CTVglobemedia / The Globe and Mail: Systems Integrator

July 24, 2009

CTVglobemedia is looking for a Systems Integrator for The Globe and Mail (TGAM):

  • Analyze business and technical requirements with Partners who want to build or enhance web and data integration solutions;
  • Engage Developers, Data Analysts, and QA to build, modify, install, deploy and manage components of data and web solutions using a variety of technologies including HTML, XML, JSP, and possibly Java and Oracle as appropriate;
  • Maintain integrity of interface definitions (API’s) between the Globe and Mail and Partners.
  • Monitor implementations where Partner sites have integrated Globe content for reliability, integrity, and performance;
  • Represent Partners within Globe QA and change control notification processes;
  • Provide first or second level support of Partner solutions in conjunction with Customer Support Representatives.
  • Identify opportunities whereby the Globe and Mail can leverage common development to the benefit of Integrated Solution Partners and Globe public sites such as reportonbusiness.com.

The Good
The Globe and Mail is a well-respected newspaper, and some of their staff (e.g. Mathew Ingram) are clearly in tune with the kinds of technologies cultures they’re going to need to survive the turmoil of the newspaper industry.  Integration is increasingly a part of many enterprise applications, and that’s true in the media world as well, so this could be a good opportunity to make a real impact at The Globe if they’re serious about integration.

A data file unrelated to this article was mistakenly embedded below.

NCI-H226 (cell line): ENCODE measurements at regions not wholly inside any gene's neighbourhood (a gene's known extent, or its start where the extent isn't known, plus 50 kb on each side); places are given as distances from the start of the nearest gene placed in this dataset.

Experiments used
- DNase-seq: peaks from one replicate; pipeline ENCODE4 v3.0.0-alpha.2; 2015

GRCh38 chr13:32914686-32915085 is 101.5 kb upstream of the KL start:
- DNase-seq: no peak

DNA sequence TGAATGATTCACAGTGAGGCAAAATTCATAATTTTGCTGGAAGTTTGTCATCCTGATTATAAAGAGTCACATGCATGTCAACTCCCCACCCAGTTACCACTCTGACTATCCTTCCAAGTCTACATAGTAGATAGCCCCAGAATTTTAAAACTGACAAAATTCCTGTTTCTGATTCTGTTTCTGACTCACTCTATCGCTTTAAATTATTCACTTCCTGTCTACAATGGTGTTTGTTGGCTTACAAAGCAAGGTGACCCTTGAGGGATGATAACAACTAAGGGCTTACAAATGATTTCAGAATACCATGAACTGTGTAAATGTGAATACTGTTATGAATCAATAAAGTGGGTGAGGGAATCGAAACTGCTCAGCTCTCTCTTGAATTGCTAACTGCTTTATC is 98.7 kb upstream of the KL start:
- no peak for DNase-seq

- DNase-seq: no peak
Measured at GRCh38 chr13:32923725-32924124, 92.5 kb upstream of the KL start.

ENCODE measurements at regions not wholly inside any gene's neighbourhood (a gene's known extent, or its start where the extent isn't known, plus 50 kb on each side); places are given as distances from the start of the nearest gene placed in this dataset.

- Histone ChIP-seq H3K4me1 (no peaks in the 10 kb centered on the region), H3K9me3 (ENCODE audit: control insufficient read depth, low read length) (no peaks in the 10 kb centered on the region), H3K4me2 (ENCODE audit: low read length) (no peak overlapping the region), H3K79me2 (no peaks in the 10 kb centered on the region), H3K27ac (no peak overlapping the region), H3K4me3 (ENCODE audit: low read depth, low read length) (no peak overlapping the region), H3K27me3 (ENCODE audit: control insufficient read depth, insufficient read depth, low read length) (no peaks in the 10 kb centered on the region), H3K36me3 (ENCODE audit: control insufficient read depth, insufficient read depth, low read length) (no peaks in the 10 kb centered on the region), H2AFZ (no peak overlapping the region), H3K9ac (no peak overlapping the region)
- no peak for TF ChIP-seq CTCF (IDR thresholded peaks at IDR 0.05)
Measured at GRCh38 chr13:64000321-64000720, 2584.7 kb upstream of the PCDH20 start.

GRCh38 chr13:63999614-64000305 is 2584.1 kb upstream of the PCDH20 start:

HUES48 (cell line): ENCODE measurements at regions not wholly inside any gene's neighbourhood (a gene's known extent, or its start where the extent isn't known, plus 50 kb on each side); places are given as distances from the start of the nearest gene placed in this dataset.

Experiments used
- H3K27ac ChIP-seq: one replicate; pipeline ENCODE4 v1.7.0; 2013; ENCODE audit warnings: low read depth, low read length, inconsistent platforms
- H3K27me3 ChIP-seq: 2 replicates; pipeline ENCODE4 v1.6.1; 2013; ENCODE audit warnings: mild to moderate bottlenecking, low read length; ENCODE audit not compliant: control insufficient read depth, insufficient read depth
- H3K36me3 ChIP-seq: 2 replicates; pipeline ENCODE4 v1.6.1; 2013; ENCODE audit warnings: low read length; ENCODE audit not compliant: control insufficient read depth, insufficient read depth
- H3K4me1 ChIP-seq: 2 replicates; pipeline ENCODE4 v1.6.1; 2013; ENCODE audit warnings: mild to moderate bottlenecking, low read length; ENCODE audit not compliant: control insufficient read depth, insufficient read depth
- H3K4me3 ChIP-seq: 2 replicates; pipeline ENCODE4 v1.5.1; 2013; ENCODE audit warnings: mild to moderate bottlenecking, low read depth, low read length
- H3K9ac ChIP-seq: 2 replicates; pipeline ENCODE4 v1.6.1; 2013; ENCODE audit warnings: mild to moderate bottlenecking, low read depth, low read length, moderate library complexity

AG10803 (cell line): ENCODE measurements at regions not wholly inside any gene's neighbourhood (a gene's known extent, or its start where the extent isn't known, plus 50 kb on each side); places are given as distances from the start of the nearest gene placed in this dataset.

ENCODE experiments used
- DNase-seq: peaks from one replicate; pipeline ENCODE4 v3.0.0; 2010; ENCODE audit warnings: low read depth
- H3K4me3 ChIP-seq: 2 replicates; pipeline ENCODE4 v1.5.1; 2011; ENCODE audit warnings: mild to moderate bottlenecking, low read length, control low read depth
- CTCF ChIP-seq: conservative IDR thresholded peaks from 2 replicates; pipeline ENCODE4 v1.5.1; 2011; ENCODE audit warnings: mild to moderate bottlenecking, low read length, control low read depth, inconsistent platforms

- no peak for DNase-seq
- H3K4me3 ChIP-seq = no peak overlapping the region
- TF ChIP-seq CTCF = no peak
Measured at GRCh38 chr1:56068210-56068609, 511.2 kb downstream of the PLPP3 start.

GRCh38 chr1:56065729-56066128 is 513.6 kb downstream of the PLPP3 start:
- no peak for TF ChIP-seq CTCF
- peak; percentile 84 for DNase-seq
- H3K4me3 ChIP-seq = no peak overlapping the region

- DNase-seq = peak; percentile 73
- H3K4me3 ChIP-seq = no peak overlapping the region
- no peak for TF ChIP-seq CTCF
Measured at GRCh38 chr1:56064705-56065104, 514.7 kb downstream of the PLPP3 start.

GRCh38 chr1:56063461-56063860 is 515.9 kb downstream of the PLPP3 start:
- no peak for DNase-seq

The Bad
Unless you’ve been hiding under a rock, you’ve heard the newspaper industry isn’t in great shape, and television looks like it’s going through some challenges as well.  This may not be the best of times at CTVglobemedia.  And, despite some of their more recent digital features, I’m not sure the Globe is well-known for it’s APIs.  The technologies they describe are pretty basic; that could be good or bad depending on your viewpoint.

What’s Missing?
What kinds of integration is The Globe doing right now?  It sounds like at least some of it will be financial/securities, although it’s not clear if that’ll be most or all of it. How does it expect to continue to expand the integrations it offers and consumes?  Does your role offer a chance to have an impact on that?  Would you be the first of your kind, or part of a larger team?  What approaches and technologies are they using for integration right now?  How is this role likely to expand within The Globe?  What does The Globe pay for a Systems Integrator?

Your mileage may certainly vary when it comes to working in media, and particularly the newspaper industry.

The Location
Unclear.  Could be Queen & John, which is a great building, a fun area, and pretty easy to get to; could be front and spadina, not a bad area, easy to reach by vehicle and not totally off-the-grid for transit riders.  Could be something else entirely.

In Summary
If you’ve got a background in integration, this might be an interesting opportunity to focus on it in a challenging industry.

Rypple: Software Engineer / Developer

May 21, 2009

I haven’t talked about Rypple since they were a stealth startup looking for a ‘star software developer‘ and, later, a ‘star developer and front end ninja‘.  They’re no longer stealth, and they’re looking to hire a Software Engineer / Developer: